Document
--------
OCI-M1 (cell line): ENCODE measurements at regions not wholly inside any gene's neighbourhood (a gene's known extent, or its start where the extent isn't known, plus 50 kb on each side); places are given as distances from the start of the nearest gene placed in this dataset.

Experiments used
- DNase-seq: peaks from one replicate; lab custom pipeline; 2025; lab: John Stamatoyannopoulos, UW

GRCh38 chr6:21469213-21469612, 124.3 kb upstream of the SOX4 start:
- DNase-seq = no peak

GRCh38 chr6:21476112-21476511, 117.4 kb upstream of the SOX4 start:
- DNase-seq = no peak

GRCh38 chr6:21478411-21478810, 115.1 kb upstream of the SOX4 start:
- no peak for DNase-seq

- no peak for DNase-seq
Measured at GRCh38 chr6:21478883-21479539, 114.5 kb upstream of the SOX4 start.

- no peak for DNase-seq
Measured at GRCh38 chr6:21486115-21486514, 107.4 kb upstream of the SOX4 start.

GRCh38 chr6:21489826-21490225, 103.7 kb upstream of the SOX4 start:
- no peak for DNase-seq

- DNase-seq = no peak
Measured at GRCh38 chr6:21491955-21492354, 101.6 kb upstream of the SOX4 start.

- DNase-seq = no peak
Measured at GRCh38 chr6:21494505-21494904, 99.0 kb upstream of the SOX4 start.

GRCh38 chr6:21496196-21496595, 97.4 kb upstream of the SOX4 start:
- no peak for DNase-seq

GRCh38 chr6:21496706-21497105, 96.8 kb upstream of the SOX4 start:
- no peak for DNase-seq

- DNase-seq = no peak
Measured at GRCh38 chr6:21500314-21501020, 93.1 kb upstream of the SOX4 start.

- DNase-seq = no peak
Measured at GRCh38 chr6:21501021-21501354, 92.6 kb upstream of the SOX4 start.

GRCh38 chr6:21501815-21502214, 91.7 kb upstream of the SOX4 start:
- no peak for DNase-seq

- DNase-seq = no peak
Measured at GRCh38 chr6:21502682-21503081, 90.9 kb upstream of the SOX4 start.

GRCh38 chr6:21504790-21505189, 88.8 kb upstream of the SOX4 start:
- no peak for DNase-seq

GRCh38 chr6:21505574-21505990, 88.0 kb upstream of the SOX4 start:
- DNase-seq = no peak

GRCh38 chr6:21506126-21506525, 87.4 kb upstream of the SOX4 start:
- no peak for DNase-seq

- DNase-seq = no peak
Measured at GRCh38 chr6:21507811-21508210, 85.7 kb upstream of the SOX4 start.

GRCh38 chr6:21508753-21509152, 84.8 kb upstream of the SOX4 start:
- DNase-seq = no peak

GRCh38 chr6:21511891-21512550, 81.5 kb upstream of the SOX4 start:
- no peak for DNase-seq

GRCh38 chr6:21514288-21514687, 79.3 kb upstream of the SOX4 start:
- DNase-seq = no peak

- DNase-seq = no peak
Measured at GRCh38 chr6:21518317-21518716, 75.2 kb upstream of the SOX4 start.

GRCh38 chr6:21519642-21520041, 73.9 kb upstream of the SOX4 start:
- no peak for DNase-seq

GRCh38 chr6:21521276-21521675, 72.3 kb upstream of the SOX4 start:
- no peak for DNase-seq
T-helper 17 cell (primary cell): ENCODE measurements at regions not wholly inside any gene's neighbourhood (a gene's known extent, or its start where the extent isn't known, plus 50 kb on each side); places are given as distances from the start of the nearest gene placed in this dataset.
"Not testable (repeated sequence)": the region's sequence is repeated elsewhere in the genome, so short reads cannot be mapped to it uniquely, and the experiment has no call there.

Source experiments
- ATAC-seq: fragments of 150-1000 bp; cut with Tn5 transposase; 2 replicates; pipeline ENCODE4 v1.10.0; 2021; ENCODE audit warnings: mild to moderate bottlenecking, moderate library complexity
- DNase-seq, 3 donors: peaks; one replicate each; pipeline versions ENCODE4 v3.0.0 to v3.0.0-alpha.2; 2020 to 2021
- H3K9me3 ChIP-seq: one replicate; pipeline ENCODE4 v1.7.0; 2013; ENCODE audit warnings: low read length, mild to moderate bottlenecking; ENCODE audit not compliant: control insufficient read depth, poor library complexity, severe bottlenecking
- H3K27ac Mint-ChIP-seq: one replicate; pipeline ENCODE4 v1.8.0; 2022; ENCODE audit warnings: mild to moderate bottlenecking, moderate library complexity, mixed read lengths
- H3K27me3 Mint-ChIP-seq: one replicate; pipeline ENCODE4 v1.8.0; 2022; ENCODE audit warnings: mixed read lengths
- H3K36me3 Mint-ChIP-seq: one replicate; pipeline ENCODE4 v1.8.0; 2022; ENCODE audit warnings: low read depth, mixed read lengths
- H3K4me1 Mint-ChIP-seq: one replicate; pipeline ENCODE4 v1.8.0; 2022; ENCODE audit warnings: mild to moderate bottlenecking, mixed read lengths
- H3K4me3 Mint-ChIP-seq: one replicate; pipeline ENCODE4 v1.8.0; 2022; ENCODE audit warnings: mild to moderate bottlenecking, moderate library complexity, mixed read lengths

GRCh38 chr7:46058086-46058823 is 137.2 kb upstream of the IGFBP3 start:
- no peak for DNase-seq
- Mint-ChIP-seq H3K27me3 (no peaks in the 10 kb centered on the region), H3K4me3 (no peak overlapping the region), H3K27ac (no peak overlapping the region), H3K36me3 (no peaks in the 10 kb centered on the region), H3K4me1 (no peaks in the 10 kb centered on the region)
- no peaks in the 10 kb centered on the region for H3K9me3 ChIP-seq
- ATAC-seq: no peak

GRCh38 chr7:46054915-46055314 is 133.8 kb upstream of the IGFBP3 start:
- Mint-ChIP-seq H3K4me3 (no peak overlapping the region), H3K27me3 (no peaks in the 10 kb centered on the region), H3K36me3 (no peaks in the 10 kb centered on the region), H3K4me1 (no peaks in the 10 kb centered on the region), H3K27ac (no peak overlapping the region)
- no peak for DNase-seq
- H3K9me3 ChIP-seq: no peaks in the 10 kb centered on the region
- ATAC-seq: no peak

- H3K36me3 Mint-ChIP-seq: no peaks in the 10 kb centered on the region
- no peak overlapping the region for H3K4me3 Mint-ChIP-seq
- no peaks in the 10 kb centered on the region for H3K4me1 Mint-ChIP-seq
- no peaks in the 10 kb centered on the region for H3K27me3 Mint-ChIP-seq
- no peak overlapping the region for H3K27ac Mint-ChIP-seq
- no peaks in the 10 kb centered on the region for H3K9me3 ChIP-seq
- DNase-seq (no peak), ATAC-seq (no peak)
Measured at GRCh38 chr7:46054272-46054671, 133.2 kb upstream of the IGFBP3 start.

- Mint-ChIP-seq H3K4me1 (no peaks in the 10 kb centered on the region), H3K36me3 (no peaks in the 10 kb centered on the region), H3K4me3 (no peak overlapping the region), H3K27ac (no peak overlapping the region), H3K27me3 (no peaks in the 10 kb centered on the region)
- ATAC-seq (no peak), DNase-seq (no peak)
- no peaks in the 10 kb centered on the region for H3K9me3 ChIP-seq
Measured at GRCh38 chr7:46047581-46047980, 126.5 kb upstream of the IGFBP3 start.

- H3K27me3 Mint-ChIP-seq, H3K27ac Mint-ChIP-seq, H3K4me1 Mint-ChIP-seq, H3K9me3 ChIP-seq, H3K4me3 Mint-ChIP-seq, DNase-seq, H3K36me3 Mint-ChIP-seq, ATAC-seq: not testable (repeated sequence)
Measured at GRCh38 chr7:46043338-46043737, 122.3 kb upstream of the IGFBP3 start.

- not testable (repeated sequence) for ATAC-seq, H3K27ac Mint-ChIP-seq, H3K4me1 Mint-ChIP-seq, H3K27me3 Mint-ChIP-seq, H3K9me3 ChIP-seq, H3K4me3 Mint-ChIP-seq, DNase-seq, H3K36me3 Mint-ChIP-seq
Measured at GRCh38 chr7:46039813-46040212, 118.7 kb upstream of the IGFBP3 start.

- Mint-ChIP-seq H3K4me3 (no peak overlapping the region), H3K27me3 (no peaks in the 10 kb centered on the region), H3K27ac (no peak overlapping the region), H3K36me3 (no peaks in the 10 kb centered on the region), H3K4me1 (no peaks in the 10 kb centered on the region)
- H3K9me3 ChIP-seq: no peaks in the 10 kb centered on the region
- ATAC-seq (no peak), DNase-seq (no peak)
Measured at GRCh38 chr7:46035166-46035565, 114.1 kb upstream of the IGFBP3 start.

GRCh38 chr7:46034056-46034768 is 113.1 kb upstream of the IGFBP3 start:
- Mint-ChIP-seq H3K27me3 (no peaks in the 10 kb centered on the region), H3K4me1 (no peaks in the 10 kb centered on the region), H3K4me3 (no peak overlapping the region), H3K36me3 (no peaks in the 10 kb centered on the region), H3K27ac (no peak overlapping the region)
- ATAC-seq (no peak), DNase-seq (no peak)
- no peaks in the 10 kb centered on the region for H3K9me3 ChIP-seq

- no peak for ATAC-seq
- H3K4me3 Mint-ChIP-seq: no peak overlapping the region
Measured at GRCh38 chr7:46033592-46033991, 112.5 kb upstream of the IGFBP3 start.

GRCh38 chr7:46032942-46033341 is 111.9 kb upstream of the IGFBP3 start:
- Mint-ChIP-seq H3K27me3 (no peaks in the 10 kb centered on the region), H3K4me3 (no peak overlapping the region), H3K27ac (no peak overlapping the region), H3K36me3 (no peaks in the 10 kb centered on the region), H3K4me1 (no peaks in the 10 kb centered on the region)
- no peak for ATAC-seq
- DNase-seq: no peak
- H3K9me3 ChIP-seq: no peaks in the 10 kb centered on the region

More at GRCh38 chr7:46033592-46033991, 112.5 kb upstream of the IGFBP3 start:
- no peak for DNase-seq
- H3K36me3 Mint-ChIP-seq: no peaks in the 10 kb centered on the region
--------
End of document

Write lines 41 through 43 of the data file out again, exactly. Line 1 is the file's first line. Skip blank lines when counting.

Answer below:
- DNase-seq = no peak

GRCh38 chr6:21511891-21512550, 81.5 kb upstream of the SOX4 start:
- no peak for DNase-seq